This is my second foray into Discworld, and where the first novel I read felt big in scope and purpose, this one feel decidedly small. For one, this novel is about half the length of the first in the series The Color of Magic, and for a second one, this one feels very much like we spend the whole of the novel in same room. It’s not quite true, but it’s something.
Throughout the book, from the epigraph from Faust to the literally crossed word Faust (and replaced with Eric) on every single page, we are meant to understand that this novel is a retelling of Faust with the infamous alchemist replaced with a bumbling 14 year old wizard. He’s lucky that he’s so inept because the consequence of his meddling with the world of demons is not to summon a powerful being well outmatched, but to accidentally summon Rincewind, the even more bumbling wizard from The Color of Magic.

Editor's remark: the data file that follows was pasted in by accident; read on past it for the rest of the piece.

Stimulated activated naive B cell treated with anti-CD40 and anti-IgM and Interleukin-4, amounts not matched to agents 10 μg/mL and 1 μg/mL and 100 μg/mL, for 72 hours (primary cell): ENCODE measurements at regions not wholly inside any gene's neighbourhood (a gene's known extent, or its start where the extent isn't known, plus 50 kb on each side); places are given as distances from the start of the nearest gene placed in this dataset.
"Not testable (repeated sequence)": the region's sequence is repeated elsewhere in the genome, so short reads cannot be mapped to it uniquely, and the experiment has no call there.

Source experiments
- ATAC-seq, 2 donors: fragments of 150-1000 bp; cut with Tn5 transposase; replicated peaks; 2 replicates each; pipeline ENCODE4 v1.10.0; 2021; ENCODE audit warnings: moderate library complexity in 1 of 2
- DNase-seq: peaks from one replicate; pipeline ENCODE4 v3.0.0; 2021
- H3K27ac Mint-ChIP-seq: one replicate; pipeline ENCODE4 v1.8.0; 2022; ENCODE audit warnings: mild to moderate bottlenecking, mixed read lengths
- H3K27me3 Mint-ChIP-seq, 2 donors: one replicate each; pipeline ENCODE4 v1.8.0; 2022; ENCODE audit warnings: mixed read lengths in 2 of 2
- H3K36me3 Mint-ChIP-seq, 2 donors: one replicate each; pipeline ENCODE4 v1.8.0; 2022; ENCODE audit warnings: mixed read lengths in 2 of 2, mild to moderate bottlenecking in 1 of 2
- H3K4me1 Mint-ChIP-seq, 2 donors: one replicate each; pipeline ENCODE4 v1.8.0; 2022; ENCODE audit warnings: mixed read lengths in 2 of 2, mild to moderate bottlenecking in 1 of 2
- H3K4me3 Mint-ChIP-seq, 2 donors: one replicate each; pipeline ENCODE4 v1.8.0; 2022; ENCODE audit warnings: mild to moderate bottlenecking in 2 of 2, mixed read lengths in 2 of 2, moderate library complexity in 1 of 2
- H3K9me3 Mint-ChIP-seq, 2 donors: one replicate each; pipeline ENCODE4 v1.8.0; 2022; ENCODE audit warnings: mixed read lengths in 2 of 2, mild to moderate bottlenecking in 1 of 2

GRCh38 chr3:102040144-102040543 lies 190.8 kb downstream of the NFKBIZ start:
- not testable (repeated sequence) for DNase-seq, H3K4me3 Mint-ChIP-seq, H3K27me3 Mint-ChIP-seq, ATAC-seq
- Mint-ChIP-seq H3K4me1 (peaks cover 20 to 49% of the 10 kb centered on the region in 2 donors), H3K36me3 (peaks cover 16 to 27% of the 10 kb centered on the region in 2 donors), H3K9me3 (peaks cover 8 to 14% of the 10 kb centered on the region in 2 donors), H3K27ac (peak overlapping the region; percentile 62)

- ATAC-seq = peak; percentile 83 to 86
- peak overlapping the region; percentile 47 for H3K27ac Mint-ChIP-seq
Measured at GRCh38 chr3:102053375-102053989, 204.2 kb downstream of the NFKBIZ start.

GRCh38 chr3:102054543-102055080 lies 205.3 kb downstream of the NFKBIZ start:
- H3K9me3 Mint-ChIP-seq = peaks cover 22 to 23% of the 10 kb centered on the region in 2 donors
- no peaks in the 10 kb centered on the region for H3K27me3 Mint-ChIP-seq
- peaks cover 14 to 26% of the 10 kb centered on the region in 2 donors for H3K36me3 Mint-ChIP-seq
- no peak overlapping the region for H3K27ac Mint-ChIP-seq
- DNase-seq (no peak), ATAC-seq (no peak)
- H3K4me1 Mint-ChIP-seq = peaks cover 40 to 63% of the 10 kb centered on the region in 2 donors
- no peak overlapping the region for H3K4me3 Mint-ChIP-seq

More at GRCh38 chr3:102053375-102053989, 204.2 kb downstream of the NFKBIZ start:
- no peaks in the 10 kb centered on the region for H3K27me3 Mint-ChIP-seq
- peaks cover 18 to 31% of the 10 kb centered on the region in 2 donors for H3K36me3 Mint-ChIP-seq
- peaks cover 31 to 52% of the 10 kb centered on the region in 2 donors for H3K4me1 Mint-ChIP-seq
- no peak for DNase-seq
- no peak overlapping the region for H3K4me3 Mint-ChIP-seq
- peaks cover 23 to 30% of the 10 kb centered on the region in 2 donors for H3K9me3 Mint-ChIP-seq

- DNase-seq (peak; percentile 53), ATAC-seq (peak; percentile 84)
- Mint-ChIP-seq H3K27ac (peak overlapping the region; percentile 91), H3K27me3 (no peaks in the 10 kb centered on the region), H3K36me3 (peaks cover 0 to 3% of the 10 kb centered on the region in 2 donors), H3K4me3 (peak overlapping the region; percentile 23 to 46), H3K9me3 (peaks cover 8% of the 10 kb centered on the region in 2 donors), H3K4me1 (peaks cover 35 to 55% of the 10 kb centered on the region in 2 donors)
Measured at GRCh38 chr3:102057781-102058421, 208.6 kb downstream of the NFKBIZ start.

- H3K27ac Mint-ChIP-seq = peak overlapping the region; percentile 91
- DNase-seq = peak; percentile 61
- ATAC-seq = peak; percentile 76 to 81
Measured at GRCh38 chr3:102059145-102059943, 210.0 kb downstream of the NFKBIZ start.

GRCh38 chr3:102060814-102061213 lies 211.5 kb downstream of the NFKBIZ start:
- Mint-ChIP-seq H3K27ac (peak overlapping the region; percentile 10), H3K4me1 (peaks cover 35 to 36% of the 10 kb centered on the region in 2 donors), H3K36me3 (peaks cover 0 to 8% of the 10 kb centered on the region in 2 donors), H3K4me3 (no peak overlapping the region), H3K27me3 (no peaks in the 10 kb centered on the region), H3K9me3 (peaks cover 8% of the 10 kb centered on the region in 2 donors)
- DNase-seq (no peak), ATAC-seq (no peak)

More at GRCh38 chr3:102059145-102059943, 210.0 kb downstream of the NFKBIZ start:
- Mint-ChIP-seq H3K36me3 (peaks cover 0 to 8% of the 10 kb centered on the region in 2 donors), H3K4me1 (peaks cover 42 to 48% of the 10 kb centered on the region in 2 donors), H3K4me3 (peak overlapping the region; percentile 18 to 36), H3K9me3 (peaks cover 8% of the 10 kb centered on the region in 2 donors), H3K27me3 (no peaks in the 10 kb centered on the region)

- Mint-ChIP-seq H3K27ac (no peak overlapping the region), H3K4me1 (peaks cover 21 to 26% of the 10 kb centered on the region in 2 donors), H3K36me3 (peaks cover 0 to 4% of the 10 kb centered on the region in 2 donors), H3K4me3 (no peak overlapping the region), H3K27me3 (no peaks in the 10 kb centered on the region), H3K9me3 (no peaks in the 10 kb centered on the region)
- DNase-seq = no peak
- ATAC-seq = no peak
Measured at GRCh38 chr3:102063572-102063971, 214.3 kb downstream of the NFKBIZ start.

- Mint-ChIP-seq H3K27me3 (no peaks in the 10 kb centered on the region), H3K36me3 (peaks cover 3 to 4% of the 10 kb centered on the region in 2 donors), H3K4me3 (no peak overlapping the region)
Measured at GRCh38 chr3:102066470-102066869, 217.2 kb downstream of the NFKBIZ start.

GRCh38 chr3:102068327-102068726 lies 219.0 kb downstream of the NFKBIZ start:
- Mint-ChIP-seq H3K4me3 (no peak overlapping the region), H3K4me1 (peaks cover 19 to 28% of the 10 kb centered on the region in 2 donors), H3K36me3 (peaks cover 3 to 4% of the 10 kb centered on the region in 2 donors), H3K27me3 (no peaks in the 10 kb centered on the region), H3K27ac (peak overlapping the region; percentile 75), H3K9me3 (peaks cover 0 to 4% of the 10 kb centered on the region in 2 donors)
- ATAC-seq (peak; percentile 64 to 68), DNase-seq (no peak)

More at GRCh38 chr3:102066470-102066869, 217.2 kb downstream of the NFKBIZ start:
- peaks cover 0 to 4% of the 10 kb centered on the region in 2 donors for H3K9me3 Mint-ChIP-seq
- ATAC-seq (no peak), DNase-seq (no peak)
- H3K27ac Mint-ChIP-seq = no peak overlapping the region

The title of the novel leads to further questions about this series. Who is writing these books? Is the world cohabiting the cosmic realm with Earth? We can ask these questions in part because of Twoflower the tourist from the first novel, his luggage, and now a direct in-text reference to Faust in this text. I think what comes to bear mostly is that there are “rules” and then there are no rules for the world of Discworld. It’s a lot like the Simpsons’ house. If I need it, we got it.